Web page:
So what is it that they do and how is Chicago related to this? Well, their mission is to give access to health services and high quality, affordable medication to communities that are in poverty conditions and simply do not have the means to go their treatments centers or hospitals. If people could go to hospitals and centers to get their medication, this problem wouldn’t exist, but, operation ASHA gives the last step of the process by taking the services to their doorsteps.  So, in summary, we can say that Operation ASHA works with 3rd world countries and in the poorest places in India and Cambodia.

In Chicago Illinois, the center is dedicated to acquiring drugs and volunteers to go out and help people in those aforementioned 3rd world countries. This makes ASHA Chicago one of the few charity institutions addressing this issue in India. People may think that it is a long shot and that India is very far, but the problem can come back stronger than ever to 1st world countries where TB was eradicated many years ago. So, the Chicago chapter makes the ASHA project a worldwide issue by including one of the most important countries in the world to eradicate this disease and prevent it from coming back to countries where the illness had be cured.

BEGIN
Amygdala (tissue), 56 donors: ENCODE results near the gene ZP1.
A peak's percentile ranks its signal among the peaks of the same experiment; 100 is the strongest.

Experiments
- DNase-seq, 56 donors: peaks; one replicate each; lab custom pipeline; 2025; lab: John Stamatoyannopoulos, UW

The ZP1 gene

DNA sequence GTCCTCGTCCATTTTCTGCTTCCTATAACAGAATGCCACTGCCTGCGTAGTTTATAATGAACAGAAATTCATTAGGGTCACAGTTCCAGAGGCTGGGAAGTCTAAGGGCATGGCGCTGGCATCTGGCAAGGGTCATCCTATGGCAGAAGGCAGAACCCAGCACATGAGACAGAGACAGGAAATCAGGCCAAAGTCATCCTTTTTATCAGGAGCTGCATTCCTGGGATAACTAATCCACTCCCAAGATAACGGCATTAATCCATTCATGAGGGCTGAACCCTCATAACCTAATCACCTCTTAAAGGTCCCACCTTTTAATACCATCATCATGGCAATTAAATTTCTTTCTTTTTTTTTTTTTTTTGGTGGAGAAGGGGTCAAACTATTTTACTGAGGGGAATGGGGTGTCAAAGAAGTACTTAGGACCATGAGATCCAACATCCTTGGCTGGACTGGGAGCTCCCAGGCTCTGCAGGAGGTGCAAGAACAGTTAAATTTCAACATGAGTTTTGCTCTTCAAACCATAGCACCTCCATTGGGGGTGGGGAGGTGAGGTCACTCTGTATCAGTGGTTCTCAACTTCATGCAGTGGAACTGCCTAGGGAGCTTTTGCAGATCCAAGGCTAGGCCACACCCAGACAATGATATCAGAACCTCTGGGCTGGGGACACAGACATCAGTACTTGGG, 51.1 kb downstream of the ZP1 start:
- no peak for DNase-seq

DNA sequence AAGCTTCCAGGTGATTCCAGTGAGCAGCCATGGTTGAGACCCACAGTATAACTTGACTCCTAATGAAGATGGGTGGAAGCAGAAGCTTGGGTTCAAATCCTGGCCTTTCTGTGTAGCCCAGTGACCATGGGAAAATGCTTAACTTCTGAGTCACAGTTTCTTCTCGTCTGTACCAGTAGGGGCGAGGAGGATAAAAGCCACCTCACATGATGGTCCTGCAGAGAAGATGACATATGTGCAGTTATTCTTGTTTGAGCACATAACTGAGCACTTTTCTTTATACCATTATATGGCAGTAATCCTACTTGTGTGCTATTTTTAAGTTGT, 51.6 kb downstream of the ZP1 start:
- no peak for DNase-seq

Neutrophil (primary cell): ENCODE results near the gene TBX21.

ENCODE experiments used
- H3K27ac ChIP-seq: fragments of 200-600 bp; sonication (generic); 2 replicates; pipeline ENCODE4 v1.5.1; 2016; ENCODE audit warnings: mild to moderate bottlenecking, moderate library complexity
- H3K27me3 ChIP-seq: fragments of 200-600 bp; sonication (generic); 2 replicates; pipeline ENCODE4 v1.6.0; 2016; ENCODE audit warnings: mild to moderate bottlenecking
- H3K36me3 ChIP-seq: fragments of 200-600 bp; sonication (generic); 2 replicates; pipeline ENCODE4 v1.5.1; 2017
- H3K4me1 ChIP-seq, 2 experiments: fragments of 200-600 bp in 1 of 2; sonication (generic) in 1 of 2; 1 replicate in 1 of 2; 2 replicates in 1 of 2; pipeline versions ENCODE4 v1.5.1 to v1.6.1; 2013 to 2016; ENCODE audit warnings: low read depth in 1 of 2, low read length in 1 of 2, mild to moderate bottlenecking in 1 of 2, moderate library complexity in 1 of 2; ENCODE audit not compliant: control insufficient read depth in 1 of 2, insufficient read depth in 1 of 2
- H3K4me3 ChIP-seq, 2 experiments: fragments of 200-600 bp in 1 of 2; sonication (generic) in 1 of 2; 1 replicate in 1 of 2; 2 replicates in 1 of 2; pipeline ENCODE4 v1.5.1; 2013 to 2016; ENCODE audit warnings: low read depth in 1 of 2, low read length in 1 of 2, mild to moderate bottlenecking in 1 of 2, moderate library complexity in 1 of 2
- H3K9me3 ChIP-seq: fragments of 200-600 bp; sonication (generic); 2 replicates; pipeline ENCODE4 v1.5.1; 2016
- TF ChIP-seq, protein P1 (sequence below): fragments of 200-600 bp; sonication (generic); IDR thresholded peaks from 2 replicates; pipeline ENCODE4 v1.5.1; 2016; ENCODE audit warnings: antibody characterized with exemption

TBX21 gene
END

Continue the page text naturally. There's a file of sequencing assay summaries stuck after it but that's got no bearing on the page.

Image courtesy of VCU Tompkins-McCaw Library Special Collections at Flickr.com

The story comes from the back of Rd. Shelly Batra and Sandeep Ahuja who founded Operation ASHA in 2006. Their first goal was to cure TB and then open a line to deliver medication and health services to the most underprivileged. Shortly after, the USA chapter was open in Chicago, making that center one of the most important places to receive donations and volunteers.

Since India was declared by the UN as the top priority for TB in the world, they are tackling India first. Then came Cambodia. The thing is that the UN also declared this disease as a global emergency in 2003  and in India the numbers have gone up to the point where the problem is now an epidemic issue.